The One to One Future Revisited

Don Peppers

The One to One Future Book Cover - Don Peppers
Catalyst - Health, Wellness & Performance Podcast

Full Transcript

Dr. Cooper

Welcome to the latest episode of the Catalyst Health and Wellness Coaching podcast. I’m your host, Dr Bradford Cooper and today’s episode will come from a little different angle. The customer experience. If you’re in a leadership, management or entrepreneurial role, I think you’ll find our guests insights fascinating. But we’ll also bring the discussion back to how wellness program managers and coaches can utilize these strategies in their everyday lives. Our guest is Don Peppers, who wrote a book back in 1993 titled The One To One Future. In business we called it the Bible of the new marketing, and Ink magazine’s editor, I love this, called it one of the two or three most important business books ever written. On a personal level, I agreed. The concepts in that book were instrumental in the way we designed US Corporate Wellness when we first developed it to focus on the one on one relationship between the employees and their own personal wellness coach. Mr Peppers is a marketing futurist and trend spotter, which you’ll clearly here during our interview. He’s gone on to write nine books, which have sold over a 1,000,000 copies have been translated into 18 languages. He earned a degree in astronautical engineering from the Air Force Academy as well as a masters from Princeton. And he’s pretty sure he’s the only actual rocket scientist in the advertising industry.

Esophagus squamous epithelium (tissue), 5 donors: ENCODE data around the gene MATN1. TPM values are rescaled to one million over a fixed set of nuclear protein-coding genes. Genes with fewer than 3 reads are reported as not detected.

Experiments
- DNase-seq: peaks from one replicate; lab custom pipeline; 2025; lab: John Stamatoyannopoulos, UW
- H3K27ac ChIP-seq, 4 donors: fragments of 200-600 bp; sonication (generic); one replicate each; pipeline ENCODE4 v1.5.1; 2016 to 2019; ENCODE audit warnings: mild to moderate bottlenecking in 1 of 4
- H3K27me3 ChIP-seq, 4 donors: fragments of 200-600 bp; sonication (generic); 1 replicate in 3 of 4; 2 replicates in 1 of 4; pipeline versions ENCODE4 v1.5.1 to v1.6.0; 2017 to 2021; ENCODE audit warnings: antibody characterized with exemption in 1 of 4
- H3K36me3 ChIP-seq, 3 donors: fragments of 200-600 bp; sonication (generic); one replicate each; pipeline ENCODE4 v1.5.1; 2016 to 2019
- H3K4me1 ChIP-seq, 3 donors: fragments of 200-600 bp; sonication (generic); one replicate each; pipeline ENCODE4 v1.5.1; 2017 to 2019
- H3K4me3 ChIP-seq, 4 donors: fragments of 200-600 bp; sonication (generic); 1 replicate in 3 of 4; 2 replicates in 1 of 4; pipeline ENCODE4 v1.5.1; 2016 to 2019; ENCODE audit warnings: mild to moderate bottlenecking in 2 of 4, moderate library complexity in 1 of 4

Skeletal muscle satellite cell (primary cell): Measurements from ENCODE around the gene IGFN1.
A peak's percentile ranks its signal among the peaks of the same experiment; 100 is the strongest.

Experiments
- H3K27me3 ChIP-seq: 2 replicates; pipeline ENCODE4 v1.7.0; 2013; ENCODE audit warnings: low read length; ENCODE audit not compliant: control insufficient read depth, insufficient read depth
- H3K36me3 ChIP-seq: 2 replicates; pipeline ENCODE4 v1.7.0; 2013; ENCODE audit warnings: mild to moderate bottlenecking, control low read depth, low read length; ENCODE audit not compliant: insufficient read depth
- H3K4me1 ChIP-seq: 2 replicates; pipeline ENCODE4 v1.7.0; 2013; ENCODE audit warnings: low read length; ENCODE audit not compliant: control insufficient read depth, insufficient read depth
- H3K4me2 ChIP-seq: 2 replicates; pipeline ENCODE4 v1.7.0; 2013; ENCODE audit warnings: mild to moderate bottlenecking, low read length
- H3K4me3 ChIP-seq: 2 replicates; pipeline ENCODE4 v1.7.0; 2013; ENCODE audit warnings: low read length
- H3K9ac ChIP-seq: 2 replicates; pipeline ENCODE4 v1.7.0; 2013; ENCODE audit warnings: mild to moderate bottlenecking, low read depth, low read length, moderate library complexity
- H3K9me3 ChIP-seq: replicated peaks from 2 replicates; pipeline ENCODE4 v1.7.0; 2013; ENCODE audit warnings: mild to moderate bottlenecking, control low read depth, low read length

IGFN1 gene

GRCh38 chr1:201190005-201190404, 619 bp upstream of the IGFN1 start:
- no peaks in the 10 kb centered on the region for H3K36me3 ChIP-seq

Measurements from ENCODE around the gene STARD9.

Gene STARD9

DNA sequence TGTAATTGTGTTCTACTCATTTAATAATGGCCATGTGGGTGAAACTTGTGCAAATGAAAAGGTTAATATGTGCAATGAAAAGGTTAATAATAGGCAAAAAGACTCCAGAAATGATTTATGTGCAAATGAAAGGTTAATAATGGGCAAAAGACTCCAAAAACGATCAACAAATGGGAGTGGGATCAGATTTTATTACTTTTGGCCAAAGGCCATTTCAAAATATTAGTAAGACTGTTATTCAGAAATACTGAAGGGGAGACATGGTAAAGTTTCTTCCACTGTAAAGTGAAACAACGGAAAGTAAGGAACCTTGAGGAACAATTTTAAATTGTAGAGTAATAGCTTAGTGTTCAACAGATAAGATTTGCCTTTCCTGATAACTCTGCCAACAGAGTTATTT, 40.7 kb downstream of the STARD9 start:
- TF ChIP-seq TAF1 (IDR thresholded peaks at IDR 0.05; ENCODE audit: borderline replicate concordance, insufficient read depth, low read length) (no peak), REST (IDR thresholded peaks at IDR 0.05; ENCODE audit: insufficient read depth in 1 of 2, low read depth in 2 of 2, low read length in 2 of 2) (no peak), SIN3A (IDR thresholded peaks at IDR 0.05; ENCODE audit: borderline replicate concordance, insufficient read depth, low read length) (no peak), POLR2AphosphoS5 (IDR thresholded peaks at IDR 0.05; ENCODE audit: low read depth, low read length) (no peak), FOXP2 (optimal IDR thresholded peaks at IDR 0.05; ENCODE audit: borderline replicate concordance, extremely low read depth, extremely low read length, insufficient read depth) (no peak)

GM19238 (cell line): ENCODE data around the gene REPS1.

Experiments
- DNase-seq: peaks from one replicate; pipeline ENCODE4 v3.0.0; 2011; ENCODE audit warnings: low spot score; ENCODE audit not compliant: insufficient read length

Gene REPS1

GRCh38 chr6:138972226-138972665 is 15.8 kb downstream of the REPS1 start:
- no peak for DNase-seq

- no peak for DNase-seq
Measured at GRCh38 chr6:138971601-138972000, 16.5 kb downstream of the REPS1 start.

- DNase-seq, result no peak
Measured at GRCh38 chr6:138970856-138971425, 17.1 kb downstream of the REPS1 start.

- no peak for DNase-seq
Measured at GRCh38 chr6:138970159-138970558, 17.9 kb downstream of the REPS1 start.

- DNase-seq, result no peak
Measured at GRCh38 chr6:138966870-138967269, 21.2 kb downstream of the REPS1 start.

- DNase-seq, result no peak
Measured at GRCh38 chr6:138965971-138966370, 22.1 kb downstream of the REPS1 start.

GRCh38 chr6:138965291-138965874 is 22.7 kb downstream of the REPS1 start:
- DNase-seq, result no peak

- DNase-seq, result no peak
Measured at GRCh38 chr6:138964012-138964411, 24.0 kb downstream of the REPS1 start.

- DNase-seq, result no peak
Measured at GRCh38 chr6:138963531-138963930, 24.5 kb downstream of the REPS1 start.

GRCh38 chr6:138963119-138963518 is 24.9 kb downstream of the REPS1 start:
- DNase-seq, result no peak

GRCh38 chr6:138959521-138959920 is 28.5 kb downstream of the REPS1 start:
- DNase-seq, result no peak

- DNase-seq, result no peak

Dr. Cooper

For those of you who happen to be involved in your organization’s health and wellness program strategy, but you just sense something’s missing, especially after listening to this, I’d be happy to set up a call to discuss different options. I rarely mention this on the podcast, but our company, U. S. Corporate Wellness, provides comprehensive wellness programs to organizations across the country. But if you already have a program in place, you don’t want to start over, but you do want to make it more personally meaningful for your team members. It’s very easy for us. We’re doing much more of this these days where we just integrate the coaching this best in class coaching into any program, and we can practically do it overnight. So reach out to me. My personal email is [email protected] if you’d like to do a little brainstorming. Now, it’s time to go one on one with Don Peppers on this episode off the Catalyst Health and Wellness coaching podcast.

Dr. Cooper

Don. It is a pleasure to have you on the show, and I appreciate it.

Don Peppers

Thanks for having me Brad.

Dr. Cooper

The book that you wrote with Martha Rodgers in 93, The One to One Future, I’ve spent with you offline, that’s changed my perspective on a lot of things. And it, frankly, I think it changed the way organizations looked at marketing and moved the focus over to the individual. You’re basically a decade ahead of the rest of the world, but now people think it must have always been that way. With all of those changes 20 years or so 25 years ago, with all the changes, what have we learned in recent years about this whole 1 to 1 relationship?

Don Peppers